What is perhaps most unfortunate about Wrestlemania XXI's gameplay is that it really did have the potential to be something worthwhile. The grappling engine itself, while generally simplistic, could have worked pretty well, but it would have needed a lot more fine-tuning to add some actual depth to the whole experience. As it turned out, it's just way, way too easy to just punch and grapple an opponent to death without any competition whatsoever. There is also a fine roster of match types, ranging from the typical bouts to cage matches, hell in the cell, last man standing, and so on (although many of these gimmicks can only be played in a one-on-one match). But you'll never really want to bother playing any of them, because one AI problem or another will cause the match to be over quickly, or it will drag on endlessly (like the last-man standing match, in which your opponent will refuse to stay down unless you focus all your attacks on his head). Playing against another player alleviates the AI problems, but with so many exploitable holes in the engine, multiplayer isn't any fun, either. There's a framework here for a fun wrestling engine, but that's all it is: a shallow husk with nothing built around it.
In terms of play modes, pretty much all the usual suspects are here, including a career mode, create-a-wrestler mode, a WWE shop to purchase unlockables, a create-a-belt mode, and new to WWE games on the Xbox, full Xbox Live support. However, for varying reasons, each and every one of these modes fails to reach the level of any other WWE game from this console generation.
The online play in Wrestlemania XXI is easily the most attractive feature in the game. Too bad you can't play it. Somehow, some way, the retail game that you can buy in stores right now will not connect to Xbox Live at all. It doesn't even try; it just spits out a fat connection error the second you try to sign in. How the game could have shipped with such a significant oversight is unthinkable, though for what it's worth, with gameplay like this, online play wouldn't have helped much. And in case you were wondering, the possibility of an online patch doesn't seem like it's going to be an option, what with the whole inability to even connect to Xbox Live thing.
The career mode is perhaps the best mode in Wrestlemania XXI, though the term "best" is relative here. Similar to WWE Day of Reckoning on the GameCube, you'll first have to create a new superstar. The create-a-wrestler mode has a decent, if somewhat limited, list of available customizations for your wrestler. Granted, you'll need to play a fair amount of matches to earn cash to buy a lot of the good stuff for the CAW mode. But even so, the good stuff isn't that spectacular, and you'll find an awful lot of omissions here, including a much shorter list of moves, costumes, facial adjustments, and entrance customizations than even Raw 2 had. The CAW interface is also super clunky, as you can't even view any potential customizations until you've actually selected it from the menu, which means you'll have to go back and forth constantly to try to find the right pieces.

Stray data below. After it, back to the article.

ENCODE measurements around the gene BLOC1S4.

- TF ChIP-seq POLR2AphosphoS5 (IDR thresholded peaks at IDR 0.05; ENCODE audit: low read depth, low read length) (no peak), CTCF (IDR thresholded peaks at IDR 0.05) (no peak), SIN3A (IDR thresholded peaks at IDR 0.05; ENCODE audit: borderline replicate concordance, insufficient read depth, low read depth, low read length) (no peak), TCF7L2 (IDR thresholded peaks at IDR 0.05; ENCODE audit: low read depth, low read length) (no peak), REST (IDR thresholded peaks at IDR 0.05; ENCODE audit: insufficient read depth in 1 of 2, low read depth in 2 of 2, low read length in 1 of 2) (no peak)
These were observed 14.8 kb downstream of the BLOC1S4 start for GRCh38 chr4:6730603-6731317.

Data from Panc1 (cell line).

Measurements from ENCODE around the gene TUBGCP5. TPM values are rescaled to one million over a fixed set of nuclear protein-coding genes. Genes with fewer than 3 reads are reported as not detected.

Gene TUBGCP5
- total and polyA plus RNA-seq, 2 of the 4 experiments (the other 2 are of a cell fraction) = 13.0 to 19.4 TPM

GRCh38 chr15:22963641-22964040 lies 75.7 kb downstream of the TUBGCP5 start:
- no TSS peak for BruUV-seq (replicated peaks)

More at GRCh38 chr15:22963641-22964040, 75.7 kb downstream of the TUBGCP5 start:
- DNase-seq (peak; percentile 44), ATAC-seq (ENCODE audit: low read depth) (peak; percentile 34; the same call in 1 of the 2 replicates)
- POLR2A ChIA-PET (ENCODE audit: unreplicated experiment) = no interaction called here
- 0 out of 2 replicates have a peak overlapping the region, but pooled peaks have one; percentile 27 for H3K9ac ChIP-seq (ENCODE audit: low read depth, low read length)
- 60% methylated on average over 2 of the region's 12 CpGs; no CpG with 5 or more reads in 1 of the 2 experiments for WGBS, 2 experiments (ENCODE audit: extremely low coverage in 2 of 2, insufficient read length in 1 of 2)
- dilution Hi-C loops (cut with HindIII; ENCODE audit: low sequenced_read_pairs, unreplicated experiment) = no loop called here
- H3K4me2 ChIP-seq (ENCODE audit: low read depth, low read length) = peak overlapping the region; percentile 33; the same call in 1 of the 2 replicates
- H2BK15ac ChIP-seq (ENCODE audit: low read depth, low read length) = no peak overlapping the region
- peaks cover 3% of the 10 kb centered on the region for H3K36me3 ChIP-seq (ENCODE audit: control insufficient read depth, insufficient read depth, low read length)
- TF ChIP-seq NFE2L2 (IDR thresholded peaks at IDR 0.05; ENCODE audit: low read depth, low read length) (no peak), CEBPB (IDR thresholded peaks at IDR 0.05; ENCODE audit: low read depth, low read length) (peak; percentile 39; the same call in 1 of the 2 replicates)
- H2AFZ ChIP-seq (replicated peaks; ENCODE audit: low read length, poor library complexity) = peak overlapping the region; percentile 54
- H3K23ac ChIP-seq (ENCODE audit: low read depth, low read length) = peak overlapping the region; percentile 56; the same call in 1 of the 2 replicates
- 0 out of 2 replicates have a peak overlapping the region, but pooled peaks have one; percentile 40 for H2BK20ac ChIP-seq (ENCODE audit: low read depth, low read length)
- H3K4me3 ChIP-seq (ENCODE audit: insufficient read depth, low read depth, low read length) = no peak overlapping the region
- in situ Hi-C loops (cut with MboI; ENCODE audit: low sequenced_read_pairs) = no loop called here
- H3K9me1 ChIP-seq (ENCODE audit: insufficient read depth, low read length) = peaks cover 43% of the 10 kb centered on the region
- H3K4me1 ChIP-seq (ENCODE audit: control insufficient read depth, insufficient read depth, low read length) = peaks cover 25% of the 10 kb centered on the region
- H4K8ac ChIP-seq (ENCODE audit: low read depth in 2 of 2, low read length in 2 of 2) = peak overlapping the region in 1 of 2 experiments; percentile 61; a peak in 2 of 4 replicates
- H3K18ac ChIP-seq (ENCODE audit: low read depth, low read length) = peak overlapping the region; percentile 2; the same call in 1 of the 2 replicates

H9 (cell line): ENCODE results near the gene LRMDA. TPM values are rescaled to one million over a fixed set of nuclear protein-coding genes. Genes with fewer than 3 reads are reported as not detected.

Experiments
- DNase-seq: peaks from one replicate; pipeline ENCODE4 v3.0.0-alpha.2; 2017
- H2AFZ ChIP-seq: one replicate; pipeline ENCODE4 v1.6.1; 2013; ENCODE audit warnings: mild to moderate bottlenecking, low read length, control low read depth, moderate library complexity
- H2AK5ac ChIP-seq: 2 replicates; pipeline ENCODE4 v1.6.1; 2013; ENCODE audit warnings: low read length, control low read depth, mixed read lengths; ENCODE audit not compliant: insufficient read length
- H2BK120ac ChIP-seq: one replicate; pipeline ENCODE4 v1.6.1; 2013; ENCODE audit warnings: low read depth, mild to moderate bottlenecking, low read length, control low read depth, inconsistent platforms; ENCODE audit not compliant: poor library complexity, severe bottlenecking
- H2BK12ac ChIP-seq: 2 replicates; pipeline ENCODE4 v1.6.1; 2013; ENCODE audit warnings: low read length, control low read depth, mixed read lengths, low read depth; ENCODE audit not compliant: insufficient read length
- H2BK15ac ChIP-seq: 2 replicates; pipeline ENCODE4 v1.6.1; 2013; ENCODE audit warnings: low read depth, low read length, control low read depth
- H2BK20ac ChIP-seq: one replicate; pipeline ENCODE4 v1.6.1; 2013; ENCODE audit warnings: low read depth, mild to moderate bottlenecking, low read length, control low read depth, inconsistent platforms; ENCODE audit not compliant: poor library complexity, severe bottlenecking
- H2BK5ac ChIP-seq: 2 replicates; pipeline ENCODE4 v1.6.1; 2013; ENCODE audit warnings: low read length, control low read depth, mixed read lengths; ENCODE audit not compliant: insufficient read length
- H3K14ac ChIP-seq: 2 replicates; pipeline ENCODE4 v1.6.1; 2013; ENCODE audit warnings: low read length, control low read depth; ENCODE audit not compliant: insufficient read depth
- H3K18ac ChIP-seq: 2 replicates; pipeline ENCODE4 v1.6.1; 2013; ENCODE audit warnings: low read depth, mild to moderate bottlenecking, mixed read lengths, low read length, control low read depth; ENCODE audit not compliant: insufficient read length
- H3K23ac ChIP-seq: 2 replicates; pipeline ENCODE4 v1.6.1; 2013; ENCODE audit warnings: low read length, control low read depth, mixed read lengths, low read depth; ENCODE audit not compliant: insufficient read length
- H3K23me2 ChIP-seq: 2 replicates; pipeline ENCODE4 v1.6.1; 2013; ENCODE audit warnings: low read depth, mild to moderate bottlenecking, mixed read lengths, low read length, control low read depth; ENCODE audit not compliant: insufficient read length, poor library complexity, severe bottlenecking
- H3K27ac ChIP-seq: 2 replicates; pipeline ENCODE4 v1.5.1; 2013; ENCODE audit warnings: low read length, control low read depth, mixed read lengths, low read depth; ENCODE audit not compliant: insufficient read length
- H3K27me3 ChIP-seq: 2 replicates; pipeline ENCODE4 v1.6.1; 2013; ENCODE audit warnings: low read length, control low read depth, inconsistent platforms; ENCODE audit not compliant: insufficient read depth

Anyhow, back to the career mode itself. Once you have your wrestler created, you find yourself in SmackDown! general manager Theodore Long's office. Teddy Long gives your wrestler a chance to earn a roster spot on SmackDown! by working a few matches on Velocity. From here, it's 52 matches from Velocity to Wrestlemania, and then your career is over. Much like in the PS2's SmackDown! vs. Raw, any possibility of branching paths in your career has been done away with for the sake of making a more scripted and produced storyline. The mode features dialogue from all the wrestlers in the game; however, unlike in SmackDown! vs. Raw, that's not an altogether bad thing. Save for a few really bad dialogue spots, the voice acting is a whole lot better than that of SmackDown! vs. Raw, and the story itself isn't half bad, either. Your character is even assigned a voice, though in somewhat of a strange choice, the developers decided to make your character initially very unlikable. Essentially, you're a total jackass and you bad-mouth everyone backstage, regardless of their affiliation. After a while, everybody starts trying to screw you over, so eventually your attitude becomes somewhat justifiable. But to begin with, having your character play a total heel doesn't seem like quite the right way to go. Certainly, having him be a total Boy Scout would have been a bit much too, but a more delicate balance would have been preferable.